A total of 42 forts and 136 batteries were built by both sides during the 10-month long Siege of Petersburg (June 1864 - March 1865). The main NPS park unit (Eastern Front) includes the extant Confederate Battery 5, Union "Dictator" mortar battery, Confederate Battery 8 (later renamed Union Fort Friend), Confederate Battery 9, Union forts Fort Stedman, Fort Haskell, Fort Morton (2) (site only), and the CSA forts Colquitt's Salient, Gracie's Salient, and "The Crater" which is the remains of part of Elliott's Salient. There are also several other unnamed numbered batteries along the lines of trenchworks. Just outside the present NPS boundary at the north side of the mouth of Harrison Creek was CSA Battery 1, and on either side of the present intersection of Washington Street and Puddledock Road was Union Fort McGilvery and an unnamed Union redoubt (no remains). South of the Eastern Front park boundary was an unnamed Union redoubt on the south side of Hickory Hill Road near the junction with Winfield Road (US 460), CSA Battery 16 and Battery 20, and Union Fort Meikle, Fort Avery, Fort Rice, and Fort Sedgwick (aka Fort Hell) at South Crater Road and Morton Avenue.

The 1863 CSA Dimmock Line of 55 numbered batteries (352 guns total), which has not been preserved for the most part (although some sections do still remain), encircled present downtown Petersburg in a ten-mile line approximately along present-day South Blvd., Defense Road, Fort Lee Road, and Simpson Road (Old Boydton Plank Road), to Rohoic Creek and the Appomattox River. This included Rives' Salient, Battery 27, Fort Mahone (aka Fort Damnation or Battery 29), Fort New Orleans, Fort Walker, Battery Pegram (in Lee Park), Battery 40, Fort Lee (3) (aka Battery 45) marker at Fort Lee Road and Simpson Road, Battery 47, Fort Gregg (2) (NPS) (still extant on Seventh Ave. at Simpson Road), Fort Whitworth (aka Fort Baldwin) (still extant in picnic area wayside of Central State Hospital (built 1885)), Battery 55, and many other unnamed numbered batteries. The site of Battery 27 is marked by the "Old Men and Young Boys" Monument on South Crater Road south of South Blvd.. The site of Fort Mahone is marked by the Pennsylvania Monument on Wakefield Street north of Goodrich Street. The official headquarters of the Confederate command during the Seige was located downtown in the Hustings Circuit Courthouse located on Sycamore Street south of East Tabb Street.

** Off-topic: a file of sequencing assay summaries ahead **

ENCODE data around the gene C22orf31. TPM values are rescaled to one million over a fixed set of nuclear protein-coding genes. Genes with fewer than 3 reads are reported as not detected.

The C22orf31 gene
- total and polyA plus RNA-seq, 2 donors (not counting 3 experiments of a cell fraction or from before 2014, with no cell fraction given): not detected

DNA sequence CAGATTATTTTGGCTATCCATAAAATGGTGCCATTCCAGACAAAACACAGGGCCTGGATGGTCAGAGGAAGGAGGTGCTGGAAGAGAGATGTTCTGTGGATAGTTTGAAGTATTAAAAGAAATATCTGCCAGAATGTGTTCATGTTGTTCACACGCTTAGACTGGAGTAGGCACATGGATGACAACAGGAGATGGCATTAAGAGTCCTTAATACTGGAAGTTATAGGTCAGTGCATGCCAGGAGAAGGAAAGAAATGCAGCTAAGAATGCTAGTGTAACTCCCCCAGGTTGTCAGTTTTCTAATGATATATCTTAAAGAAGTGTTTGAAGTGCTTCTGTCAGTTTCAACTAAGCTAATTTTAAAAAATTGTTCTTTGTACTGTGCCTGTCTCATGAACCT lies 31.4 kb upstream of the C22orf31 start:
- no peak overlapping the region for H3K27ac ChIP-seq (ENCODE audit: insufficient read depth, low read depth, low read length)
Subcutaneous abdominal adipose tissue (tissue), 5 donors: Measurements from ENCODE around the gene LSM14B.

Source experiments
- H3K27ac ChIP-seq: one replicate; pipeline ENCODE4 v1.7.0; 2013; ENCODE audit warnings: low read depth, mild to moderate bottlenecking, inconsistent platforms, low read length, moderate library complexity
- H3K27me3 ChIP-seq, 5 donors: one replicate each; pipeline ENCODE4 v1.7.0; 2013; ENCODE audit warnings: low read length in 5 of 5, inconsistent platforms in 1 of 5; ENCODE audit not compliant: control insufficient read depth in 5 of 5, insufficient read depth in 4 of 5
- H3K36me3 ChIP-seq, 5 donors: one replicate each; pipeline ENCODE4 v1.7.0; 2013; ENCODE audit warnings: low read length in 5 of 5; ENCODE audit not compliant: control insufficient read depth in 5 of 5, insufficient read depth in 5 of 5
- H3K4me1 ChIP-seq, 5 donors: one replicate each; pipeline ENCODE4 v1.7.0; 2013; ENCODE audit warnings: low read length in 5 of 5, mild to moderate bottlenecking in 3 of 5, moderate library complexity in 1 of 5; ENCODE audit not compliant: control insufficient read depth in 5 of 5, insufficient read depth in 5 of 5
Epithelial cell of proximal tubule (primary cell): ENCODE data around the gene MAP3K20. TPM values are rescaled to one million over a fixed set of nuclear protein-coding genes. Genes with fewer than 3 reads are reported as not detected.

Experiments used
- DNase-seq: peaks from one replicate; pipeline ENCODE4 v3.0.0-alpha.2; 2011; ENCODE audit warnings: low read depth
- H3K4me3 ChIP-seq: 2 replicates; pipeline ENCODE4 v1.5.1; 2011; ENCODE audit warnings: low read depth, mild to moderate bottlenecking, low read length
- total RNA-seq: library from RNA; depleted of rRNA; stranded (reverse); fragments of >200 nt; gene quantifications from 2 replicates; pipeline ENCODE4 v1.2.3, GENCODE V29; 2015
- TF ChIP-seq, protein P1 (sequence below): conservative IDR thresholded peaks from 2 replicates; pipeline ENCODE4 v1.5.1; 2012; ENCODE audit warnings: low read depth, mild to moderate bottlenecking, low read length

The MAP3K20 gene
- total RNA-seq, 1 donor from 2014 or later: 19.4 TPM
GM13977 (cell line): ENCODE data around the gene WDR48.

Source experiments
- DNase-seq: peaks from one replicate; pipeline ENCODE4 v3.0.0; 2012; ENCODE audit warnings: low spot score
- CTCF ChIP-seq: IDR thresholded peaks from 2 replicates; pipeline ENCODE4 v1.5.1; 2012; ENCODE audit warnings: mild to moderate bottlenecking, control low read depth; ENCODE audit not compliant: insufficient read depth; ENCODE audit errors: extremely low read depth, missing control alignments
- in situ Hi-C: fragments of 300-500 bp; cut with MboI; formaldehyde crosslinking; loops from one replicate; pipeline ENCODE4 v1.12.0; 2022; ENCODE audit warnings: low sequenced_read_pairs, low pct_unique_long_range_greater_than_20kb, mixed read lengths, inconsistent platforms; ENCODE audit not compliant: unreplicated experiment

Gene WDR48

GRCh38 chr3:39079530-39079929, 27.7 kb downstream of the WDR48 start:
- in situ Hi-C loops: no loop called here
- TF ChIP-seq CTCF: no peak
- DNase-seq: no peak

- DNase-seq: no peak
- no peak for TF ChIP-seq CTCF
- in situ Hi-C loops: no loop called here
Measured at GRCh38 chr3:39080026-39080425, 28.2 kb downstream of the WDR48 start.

Along Flank Road between US 301 and County Rt. 629 (Birdsong Road) lies Union Fort Davis (aka Fort Warren), Fort Alexander Hays, and Fort Howard.

Within the NPS Western Front park unit along Flank Road lies Union Fort Wadsworth, Fort Keene, Fort Tracy, Fort Urmston, Fort Conahey, Fort Fisher, Fort Welch, Fort Gregg (3), Fort Wheaton, (originally CSA Fort Archer), and CSA Fort Bratton.

Other Union forts along the secondary siege line just to the south included Fort Sampson, Fort Cummings, Fort Emery, Fort Seibert, Fort Clarke, Fort Dushane, Fort Davison, Fort McMahon, Fort Stevenson, Fort Blaisdell, Fort Patrick Kelly, Fort Prescott, Fort Bross, and many other unnamed redoubts and batteries.

Other forts in the area include CSA Fort Clifton, a riverine defense still extant at 100 Brockwell Lane, off of Conduit Road behind Tussing Elementary School, along the Appomattox River in Colonial Heights; an extant CSA battery to the west of Fort Clifton, marker (2003) located on Conjurers Drive 0.1 mile west of Red Fox Road; and CSA Fort Spring Hill (later Union Fort Converse) between Petersburg and Hopewell, at the present-day Federal Reformatory near the I-295 bridge.

Another interesting site just to the west is Pamplin Historical Park, which features the National Museum of the Civil War Soldier (admission fee). Several Confederate trenchworks (1865) are located here, as well as artillery emplacements and camp sites (original and reconstructed). Located further west near Burgess is White Oak Road Battlefield (1865), a Dinwiddie County park with CSA earthworks and trenches. The CSA earthworks extended west to Five Forks Battlefield (1865) (NPS).

Petersburg CSA Arsenal and Ordnance Depot
(1862 - 1865), Petersburg
The Confederate Gunpowder Works was located on the west side of Rohoic Creek along the old Southside Railroad, south of the Appomattox River Canal.

The Confederate Lead Smelting Works was located on the south side of Halifax Street (old Boydton Plank Road) east of the old Petersburg and Weldon Railroad.

Camp Distribution (2)
(1865), Petersburg
A Union occupation supply depot located in a former tobacco warehouse (William R. Johnson and Brother Tobacco Factory) on the southwest corner of High and Lafayette Streets. The building had been used to temporarily house captured Union officers in 1864. It was also known by locals as "James McCulloch's Factory". The original building on the site burned down in 1884.

Fort Lee (4) (U.S. Military Reservation)
(1917 - 1919, 1940 - present), Petersburg FORT WIKI